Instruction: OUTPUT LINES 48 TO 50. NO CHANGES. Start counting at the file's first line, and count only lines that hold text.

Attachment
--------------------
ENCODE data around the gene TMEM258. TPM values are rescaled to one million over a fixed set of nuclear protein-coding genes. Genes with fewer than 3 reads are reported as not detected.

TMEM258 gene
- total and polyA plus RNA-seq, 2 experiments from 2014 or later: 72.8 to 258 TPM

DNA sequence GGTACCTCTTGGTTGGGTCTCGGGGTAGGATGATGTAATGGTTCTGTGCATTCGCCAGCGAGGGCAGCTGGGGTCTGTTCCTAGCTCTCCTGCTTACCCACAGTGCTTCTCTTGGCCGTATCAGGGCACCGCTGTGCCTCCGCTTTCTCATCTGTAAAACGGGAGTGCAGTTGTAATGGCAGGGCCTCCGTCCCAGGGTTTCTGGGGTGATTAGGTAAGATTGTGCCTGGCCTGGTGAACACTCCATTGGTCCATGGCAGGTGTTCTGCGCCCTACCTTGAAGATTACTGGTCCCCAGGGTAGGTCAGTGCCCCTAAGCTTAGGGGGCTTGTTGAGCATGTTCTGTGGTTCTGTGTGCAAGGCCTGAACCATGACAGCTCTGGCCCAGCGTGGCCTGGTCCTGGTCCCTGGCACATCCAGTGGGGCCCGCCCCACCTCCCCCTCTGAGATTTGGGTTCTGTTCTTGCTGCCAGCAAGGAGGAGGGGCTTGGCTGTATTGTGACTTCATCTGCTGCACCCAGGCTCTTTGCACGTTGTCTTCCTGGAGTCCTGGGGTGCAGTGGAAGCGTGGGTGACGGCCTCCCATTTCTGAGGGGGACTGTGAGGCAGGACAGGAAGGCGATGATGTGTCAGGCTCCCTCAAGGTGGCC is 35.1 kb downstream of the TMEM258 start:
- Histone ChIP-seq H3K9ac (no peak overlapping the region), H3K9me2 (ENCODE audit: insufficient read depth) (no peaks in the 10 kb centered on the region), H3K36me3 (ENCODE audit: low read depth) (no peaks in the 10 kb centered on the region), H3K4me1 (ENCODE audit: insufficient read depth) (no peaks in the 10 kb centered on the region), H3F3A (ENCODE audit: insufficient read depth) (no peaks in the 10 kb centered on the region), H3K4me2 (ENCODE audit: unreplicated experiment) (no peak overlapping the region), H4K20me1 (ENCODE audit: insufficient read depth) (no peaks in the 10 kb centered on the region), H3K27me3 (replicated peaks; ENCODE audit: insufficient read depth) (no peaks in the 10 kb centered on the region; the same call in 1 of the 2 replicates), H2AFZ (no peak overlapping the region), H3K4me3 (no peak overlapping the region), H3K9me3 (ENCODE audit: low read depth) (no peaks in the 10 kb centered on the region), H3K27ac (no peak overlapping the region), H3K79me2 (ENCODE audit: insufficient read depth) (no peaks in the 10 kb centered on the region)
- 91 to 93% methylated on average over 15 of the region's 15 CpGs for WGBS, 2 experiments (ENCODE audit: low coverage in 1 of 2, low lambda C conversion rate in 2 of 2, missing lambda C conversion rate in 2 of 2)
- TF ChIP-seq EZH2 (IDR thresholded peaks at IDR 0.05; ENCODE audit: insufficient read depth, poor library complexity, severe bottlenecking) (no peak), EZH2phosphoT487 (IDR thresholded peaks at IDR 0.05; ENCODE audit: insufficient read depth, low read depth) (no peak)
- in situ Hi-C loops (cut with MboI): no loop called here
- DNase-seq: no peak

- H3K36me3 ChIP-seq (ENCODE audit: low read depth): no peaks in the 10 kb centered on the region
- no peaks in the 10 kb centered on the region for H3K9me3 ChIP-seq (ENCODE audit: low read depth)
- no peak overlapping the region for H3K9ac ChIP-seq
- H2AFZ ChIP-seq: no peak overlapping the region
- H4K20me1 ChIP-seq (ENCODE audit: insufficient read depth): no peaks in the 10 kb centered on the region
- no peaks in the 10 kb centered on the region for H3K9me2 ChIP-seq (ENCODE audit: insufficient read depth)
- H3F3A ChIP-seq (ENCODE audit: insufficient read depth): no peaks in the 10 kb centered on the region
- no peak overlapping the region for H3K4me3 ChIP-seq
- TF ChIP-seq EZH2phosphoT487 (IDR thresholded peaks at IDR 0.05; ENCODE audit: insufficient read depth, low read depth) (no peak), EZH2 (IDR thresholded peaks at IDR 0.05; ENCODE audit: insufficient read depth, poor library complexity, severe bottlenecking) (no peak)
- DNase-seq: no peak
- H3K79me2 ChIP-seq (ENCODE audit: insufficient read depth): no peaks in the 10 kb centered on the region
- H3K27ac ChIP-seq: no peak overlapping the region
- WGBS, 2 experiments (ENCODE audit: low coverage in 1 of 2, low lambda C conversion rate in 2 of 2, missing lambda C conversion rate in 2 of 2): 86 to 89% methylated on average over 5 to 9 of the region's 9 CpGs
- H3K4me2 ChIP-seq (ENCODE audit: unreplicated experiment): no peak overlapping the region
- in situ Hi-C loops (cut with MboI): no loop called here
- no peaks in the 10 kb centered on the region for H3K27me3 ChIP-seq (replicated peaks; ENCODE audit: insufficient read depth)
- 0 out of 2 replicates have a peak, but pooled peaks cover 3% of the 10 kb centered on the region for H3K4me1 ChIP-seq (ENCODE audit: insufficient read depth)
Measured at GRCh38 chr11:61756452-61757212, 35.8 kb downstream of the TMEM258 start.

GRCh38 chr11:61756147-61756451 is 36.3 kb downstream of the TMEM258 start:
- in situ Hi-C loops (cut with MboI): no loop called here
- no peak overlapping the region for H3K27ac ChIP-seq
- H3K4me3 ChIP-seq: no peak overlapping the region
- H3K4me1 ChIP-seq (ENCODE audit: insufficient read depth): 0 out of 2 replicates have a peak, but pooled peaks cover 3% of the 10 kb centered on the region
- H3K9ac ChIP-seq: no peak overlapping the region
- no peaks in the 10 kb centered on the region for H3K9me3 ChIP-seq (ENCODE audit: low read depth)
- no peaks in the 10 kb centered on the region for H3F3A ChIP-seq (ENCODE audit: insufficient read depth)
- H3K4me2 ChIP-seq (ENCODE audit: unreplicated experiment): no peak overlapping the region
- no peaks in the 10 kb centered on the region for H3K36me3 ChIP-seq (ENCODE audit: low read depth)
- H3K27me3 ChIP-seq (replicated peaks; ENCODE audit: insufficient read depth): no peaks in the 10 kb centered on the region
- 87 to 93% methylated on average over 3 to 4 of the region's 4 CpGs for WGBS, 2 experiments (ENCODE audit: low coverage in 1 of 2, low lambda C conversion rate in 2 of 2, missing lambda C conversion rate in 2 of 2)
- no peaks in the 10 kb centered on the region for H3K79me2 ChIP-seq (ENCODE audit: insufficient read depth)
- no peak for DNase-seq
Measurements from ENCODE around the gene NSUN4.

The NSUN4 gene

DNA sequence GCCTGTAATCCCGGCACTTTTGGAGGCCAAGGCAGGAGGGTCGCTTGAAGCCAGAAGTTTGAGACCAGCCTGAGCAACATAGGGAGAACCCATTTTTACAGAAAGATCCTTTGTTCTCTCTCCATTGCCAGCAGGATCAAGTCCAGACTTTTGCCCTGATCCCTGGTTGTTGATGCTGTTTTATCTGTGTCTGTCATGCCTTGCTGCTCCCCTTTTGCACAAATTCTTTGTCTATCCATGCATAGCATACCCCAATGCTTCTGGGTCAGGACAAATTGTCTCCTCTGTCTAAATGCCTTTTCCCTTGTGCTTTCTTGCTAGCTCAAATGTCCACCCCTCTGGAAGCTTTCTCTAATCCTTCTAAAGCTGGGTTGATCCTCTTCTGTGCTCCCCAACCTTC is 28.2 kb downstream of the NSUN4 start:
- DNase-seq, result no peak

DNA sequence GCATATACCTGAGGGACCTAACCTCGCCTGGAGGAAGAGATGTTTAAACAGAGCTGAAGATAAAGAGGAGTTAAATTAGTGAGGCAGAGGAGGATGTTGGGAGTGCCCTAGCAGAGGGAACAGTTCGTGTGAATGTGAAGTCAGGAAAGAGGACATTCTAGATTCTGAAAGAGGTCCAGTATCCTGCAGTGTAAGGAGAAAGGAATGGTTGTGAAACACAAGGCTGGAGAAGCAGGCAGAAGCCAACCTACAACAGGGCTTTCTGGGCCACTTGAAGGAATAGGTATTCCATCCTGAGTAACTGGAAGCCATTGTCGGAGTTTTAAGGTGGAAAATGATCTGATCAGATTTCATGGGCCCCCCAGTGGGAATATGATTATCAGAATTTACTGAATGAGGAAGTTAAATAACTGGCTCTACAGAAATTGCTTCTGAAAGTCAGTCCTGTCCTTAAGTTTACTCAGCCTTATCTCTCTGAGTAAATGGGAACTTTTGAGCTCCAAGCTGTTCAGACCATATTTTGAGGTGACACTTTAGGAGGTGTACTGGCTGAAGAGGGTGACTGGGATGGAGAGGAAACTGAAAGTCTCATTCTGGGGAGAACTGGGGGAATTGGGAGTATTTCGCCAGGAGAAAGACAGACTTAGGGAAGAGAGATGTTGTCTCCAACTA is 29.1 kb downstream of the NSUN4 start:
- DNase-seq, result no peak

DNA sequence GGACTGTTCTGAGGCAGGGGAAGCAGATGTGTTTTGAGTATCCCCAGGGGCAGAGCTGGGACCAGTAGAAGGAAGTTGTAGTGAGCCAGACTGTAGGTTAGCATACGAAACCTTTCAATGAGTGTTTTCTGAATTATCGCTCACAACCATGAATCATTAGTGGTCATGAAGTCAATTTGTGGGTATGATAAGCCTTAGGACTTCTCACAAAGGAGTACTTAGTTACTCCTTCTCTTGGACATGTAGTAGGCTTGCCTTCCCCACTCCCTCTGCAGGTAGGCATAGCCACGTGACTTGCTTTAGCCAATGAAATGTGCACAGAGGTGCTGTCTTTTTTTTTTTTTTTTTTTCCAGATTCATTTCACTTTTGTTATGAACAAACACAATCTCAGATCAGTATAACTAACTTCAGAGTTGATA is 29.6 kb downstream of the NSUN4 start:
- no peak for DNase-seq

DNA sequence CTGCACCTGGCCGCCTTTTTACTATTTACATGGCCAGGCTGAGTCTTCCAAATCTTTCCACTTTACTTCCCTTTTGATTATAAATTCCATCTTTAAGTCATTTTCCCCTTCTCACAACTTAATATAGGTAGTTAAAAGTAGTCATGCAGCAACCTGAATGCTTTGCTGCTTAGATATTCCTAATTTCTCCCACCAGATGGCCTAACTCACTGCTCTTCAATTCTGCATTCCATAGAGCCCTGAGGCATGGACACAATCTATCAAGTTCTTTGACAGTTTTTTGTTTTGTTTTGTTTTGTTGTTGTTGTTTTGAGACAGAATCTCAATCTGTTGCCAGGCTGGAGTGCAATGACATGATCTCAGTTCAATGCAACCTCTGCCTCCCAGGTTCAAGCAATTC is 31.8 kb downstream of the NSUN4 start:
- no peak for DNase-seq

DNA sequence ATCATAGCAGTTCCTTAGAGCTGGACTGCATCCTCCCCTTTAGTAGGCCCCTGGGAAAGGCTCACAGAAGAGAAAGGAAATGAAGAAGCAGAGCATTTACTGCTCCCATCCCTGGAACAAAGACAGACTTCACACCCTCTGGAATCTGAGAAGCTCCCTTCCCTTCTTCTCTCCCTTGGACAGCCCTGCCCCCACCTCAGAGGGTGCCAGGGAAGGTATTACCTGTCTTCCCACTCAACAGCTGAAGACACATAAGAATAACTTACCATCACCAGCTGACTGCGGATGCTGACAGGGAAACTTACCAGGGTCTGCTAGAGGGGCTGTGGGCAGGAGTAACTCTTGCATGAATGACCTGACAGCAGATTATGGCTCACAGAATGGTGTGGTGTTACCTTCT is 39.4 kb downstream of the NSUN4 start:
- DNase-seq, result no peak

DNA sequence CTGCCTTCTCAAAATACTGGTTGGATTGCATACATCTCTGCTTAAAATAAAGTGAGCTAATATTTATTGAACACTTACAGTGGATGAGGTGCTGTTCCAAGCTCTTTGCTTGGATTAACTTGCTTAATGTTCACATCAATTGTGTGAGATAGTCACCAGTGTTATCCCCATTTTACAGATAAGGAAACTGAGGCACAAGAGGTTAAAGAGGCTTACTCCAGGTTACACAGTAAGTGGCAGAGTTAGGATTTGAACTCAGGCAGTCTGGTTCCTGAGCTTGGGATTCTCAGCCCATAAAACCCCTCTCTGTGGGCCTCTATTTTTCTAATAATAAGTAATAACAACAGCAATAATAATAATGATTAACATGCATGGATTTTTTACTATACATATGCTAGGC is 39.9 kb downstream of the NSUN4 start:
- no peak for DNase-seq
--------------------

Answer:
DNA sequence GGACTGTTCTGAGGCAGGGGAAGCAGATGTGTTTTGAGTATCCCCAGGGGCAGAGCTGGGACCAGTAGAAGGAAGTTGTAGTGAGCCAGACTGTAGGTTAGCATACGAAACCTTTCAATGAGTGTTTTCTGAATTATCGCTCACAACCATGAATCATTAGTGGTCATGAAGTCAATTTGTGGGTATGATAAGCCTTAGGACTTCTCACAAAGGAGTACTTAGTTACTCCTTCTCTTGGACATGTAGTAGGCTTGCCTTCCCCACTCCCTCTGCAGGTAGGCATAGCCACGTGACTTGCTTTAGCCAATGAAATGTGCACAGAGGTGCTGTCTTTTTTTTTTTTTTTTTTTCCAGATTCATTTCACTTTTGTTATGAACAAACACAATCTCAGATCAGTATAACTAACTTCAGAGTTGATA is 29.6 kb downstream of the NSUN4 start:
- no peak for DNase-seq

DNA sequence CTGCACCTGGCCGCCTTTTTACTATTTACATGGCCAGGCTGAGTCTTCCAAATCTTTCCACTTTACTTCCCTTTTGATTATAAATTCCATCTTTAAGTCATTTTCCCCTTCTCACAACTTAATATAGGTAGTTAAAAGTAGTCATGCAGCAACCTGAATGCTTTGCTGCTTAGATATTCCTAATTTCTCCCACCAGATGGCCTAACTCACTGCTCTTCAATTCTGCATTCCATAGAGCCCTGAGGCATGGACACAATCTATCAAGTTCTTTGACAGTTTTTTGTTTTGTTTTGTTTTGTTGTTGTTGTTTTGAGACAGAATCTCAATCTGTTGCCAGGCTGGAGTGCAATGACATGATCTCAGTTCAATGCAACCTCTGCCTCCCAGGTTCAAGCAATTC is 31.8 kb downstream of the NSUN4 start: